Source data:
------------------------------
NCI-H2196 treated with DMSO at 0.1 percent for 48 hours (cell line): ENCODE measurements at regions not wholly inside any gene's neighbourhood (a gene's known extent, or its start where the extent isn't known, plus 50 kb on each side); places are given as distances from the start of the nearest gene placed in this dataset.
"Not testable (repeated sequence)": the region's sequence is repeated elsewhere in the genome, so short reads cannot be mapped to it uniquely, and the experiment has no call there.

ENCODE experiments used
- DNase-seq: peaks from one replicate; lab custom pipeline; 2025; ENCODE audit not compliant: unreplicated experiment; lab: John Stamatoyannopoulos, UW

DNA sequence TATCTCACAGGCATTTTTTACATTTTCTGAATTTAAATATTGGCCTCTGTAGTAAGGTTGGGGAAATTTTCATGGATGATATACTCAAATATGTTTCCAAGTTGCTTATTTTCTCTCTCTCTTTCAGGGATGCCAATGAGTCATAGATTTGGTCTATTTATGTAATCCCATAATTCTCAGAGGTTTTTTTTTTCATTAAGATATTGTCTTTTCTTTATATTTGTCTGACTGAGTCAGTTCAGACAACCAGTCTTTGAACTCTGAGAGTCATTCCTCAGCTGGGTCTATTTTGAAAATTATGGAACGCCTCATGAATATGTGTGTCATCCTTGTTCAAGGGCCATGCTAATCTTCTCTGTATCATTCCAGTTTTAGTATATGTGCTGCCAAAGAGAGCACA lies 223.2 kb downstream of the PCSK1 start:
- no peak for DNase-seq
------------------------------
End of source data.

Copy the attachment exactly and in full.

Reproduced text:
NCI-H2196 treated with DMSO at 0.1 percent for 48 hours (cell line): ENCODE measurements at regions not wholly inside any gene's neighbourhood (a gene's known extent, or its start where the extent isn't known, plus 50 kb on each side); places are given as distances from the start of the nearest gene placed in this dataset.
"Not testable (repeated sequence)": the region's sequence is repeated elsewhere in the genome, so short reads cannot be mapped to it uniquely, and the experiment has no call there.

ENCODE experiments used
- DNase-seq: peaks from one replicate; lab custom pipeline; 2025; ENCODE audit not compliant: unreplicated experiment; lab: John Stamatoyannopoulos, UW

DNA sequence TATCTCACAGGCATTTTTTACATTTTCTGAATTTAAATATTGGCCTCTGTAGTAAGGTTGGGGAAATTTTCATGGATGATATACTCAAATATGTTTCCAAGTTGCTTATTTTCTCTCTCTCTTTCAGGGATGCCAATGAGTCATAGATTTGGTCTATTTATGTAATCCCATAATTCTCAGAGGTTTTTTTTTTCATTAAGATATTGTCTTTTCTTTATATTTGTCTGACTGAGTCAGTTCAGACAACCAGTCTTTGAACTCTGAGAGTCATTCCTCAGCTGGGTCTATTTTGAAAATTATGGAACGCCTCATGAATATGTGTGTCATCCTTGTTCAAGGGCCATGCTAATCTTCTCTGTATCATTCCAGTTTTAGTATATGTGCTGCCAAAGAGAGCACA lies 223.2 kb downstream of the PCSK1 start:
- no peak for DNase-seq